In product design, as in life, things are rarely just black and white. Color adds visual variety and helps to differentiate goods in the market.
Chemical firm BASF’s Infinergy® particle foam is getting the technicolor treatment as its applications grow. The material was originally available only in white, then black, but BASF is now working with brands to develop a wider range of hues. Infinergy® is the world’s first expanded thermoplastic polyurethane (E-TPU), which offers high elasticity and durability. The beads can be used in a number of technical applications, including treadmills, bicycle tires and saddles, tennis rackets, sports flooring and more.
Within fashion, Infinergy® is used in footwear to allow for improved performance and rebound. The particle foam first launched in shoes with Adidas’ Boost sneakers, but it has since expanded beyond the athletic category. For instance, Hotter Shoes added Infinergy® to casual and formal footwear to provide comfortable cushioning. While Adidas used Infinergy® within the midsole, Hotter’s Cushion + technology with Infinergy® is focused on the sole, with Infinergy® inserts for added comfort.
“Infinergy® is best used in sports and leisure applications, but since the material is innovative by nature, it also be used in many other applications beyond the sports and leisure industry,” said Dr. Jens Peter Dierssen, Director Global Business Management for Infinergy® at BASF.
Beyond footwear, Infinergy® can be used for flooring, such as in stadiums and in commercial spaces. The bouncy material can also be found under professional turf and in playgrounds, where its elastic properties protect children from injury.
When used in bicycle tires and saddles, Infinergy® allows for a smoother ride by absorbing the ground impact. For tires, the foam can replace air, creating puncture-proof wheels.
With the growing list of uses for Infinergy®, BASF first expanded its color options for the material with black foam. The black beads can help brands achieve classic, sleek design aesthetics, but they are also ideal for applications or surfaces that are susceptible to dirt.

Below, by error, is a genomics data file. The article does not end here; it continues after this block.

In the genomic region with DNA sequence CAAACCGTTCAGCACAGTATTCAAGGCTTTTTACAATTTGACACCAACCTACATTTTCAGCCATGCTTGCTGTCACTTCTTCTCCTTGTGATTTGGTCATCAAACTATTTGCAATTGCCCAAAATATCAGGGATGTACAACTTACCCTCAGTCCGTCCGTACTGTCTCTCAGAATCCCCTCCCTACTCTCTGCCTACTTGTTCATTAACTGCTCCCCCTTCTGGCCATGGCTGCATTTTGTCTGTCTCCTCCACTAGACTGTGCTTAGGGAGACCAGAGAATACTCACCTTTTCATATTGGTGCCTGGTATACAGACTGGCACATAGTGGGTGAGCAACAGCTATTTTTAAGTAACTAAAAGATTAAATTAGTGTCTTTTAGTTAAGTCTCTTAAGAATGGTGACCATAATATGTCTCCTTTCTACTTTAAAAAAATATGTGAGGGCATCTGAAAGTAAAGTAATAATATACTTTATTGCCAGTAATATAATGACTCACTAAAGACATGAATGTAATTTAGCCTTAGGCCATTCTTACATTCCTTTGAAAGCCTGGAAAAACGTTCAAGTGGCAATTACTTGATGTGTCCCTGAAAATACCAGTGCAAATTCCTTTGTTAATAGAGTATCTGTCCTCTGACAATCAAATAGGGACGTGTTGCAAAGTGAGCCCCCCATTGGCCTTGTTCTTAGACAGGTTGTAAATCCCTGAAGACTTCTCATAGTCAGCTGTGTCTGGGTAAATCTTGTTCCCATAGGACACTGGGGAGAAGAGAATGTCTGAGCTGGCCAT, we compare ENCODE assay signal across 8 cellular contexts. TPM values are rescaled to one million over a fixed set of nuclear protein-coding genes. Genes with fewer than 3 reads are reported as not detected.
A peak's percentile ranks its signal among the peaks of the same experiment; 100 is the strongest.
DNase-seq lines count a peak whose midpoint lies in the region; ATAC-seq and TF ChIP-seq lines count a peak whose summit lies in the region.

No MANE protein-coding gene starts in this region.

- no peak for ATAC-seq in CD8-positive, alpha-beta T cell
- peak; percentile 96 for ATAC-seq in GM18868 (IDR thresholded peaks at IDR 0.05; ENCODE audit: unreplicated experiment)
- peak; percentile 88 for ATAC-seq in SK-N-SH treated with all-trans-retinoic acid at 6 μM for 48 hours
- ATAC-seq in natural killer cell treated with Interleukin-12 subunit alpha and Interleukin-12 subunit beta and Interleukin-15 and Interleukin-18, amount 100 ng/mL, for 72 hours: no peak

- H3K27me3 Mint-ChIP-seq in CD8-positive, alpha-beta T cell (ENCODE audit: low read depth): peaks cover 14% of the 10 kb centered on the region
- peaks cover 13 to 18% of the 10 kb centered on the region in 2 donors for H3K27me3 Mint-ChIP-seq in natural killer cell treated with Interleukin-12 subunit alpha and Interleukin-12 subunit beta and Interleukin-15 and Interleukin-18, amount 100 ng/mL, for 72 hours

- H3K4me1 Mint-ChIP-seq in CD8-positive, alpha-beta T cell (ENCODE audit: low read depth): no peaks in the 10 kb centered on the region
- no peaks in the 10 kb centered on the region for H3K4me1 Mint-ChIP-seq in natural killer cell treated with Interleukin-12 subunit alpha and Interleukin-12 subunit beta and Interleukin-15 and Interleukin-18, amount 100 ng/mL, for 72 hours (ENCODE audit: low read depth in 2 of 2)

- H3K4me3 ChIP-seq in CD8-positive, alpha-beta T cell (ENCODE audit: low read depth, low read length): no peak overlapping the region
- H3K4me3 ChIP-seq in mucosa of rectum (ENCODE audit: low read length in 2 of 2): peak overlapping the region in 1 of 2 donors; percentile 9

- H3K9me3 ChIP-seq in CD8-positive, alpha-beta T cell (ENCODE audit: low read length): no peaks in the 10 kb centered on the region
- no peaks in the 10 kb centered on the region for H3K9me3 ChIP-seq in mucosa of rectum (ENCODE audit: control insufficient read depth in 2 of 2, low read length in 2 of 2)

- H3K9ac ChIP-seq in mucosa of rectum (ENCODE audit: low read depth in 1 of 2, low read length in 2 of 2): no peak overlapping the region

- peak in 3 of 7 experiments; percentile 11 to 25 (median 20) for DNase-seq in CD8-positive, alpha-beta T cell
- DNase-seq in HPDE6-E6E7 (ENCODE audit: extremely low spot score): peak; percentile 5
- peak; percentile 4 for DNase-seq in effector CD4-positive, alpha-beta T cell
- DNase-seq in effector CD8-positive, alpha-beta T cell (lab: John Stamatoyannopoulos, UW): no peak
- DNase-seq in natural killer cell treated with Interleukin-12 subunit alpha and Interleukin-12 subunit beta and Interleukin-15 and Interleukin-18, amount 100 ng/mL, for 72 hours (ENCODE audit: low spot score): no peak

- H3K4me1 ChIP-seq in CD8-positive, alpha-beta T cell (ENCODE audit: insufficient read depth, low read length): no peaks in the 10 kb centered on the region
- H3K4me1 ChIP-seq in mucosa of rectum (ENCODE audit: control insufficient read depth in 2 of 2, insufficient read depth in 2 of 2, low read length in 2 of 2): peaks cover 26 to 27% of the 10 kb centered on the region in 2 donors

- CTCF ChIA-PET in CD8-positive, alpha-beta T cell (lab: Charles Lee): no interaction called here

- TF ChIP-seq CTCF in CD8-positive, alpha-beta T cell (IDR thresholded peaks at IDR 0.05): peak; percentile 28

To expand beyond black and white and into colors, pigments can either be incorporated during the production process, or a coating can be applied to the finished good. Colors are subject to availability, but some of the hues currently in development include orange, blue, red and pink. BASF is also creating multicolor options, such as a combination of blue and pink beads.
“We want to give our customers a variety of options which they can select from,” Dierssen said.
Softening Infinergy’s sustainability impact
As Infinergy® expands its color selection, BASF is also thinking green and leading the switch to more sustainable products by developing alternative raw materials. This is in line with market demands; when BASF asked customers about their sustainability priorities, bio-based content and recycling emerged as popular approaches.
BASF’s ChemCycling™ project chemically recycles used plastic into pyrolysis oil that can be used as inputs for new plastics, replacing a portion of fossil fuels in production. The resulting recycled plastics have the same properties as those made of virgin fossil fuels. Bio-based inputs can likewise be substituted for fossil fuel materials in production without changing the properties of the finished product. BASF is using mass balance to connect and allocate recycled or bio-based inputs to specific products at the consumer level.
Infinergy® can be recycled at both the post-industrial and post-consumer stages. Since it is a thermoplastic material, waste from Infinergy® production can always be used for new applications. This reuse prevents plastic from being landfilled or incinerated.
“The Infinergy® team has been constantly working on sustainability initiatives to ensure that the material maintains its high performance, yet is recyclable,” Dierssen said.
Click here to learn more about Infinergy®.